And now for the show…

May 15th, 2011

(videos coming soon)

The time had finally come for our grand opening and we wanted to make it a spectacle. Throughout China the work shift usually begins with some kind of motivational exercise–a group chant of the company slogan followed by a few Britney Spears style dance moves to get the blood flowing. As you cycle through the busy streets of Beijing you can see workers lined up in front of their place of employment, be it a restaurant, an electronics store or a factory, standing in large groups of 20 or more getting ready to start the work day.


In keeping with this Mao inspired tradition we drafted our own company slogan (written by HomeShop’s Xiao Ouyang) and began the grand ceremony with some song and dance.




As we ran rampant on the road to success


Mouth foaming, spirit invigorated



Once upon a time,


We were lost in the world


Blinded by education,  unable to see the radiance of the coins.



Today, things all changed.


The leader of our team has given us the power to create wealth.


In such process we learned to shape our spirit and thinking.



The sunshine of tomorrow is so brilliant,


We can’t help but sing songs of joy.



Journey West Travel Agency,  home of our souls.


Journey West Travel Agency, where our dream begins.



We henceforth swear under the emblem of our agency,


That we shall never give up our longing for material and power


Future is the empyrean in which we soar.




(more on the key to successful hiring and firing in next post)

My BFF Went to Beijing and All I Got Was This Lousy T-shirt

April 29th, 2011


As we continue to prepare for the grand opening of the travel agency we are learning many new things about big China. For example, in Chinese mythology, to travel “West” is to go to heaven. Could that be considered an analogy to the quest for the American Dream?


Or what about the realities of running a small (very small) business in China. Take retail stores for example. You need to sell a product. Yes, we are selling package tours at our store but if you can’t afford the tour (Paglen’s starts at $6k USD due to extreme outfitting, but no worries Wildman Brill’s is only $20 bucks) we’d hate to see you go home with existential angst. So our solution is to offer the “souvenir”–a remembrance of things past, even if it isn’t YOUR past. Through this small token, all your associations of a particular place (let’s say Hollywood for example) beginning with early childhood memories (probably from watching too much TV) up to the present moment (probably from other people describing their experiences living there) are conjoined with the actual, lived experience of you BUYING the souvenir. In that precious moment, past, present and future all collide and the souvenir (in this case our “Majesty of Parking Lots” Hollywood tour cell phone cover) is activated, becoming a powerful symbol of what you IMAGINE the place to be based on social constructions intertwined with the memories and associations of the place you were actually at when you purchased the souvenir such as who was with you, what the weather was like, were you hungry, yadda, yadda.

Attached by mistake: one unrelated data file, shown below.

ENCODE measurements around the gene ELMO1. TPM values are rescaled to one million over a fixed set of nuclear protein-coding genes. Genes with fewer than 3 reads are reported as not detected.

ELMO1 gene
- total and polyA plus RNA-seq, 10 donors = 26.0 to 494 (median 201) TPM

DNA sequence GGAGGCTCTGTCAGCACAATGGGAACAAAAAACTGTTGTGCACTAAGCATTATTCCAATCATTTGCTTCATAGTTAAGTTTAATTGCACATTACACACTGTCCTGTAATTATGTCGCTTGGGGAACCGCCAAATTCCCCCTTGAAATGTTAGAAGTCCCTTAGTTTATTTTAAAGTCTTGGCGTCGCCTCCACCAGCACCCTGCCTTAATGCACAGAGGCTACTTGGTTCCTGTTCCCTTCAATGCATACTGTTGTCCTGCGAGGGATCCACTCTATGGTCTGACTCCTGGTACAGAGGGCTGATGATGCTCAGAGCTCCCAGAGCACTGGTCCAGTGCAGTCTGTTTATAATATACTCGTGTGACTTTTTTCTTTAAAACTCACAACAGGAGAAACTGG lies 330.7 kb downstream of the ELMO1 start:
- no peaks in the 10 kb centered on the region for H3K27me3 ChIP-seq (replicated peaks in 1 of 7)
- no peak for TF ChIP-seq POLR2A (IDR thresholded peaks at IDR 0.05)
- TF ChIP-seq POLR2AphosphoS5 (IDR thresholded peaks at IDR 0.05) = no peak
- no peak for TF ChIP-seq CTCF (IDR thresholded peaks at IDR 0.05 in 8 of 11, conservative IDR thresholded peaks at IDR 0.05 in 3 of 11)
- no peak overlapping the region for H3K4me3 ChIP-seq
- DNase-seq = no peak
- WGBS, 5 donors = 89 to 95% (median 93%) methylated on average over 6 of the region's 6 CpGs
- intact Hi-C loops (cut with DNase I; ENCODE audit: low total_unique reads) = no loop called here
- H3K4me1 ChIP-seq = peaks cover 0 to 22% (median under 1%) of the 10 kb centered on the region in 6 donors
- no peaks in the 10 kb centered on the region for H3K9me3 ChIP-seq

But let’s get back to the business aspect of running a small business such as a travel agency in an extremely touristy neighborhood in Beijing such as the hutong directly between the drum and bell towers–second most visited hot spot after the Tiananmen/Forbidden City package tour! To maintain a competitive business and keep the money rolling in, especially if you’re not having a good week selling tours, you need some chatchkas. Everyone loves a chatchka even if only for a few minutes and then they throw it out (remember Cracker Jacks?). And what better souvenir for a travel agency, than a snow globe! Yet if we go back to our business model, or rather a business model, a tiny store such as ours can only handle at most up to 50 items. And even if they sold like hot cakes, we probably wouldn’t sell 2000-3000 in a month. Well, in order to get custom snow globes manufactured in a factory in Fujian Province or Shenzhen you need to order 2000-3000 pieces, and that’s just for one design. So far we have 4 package tours, that’s almost 12,000 pieces!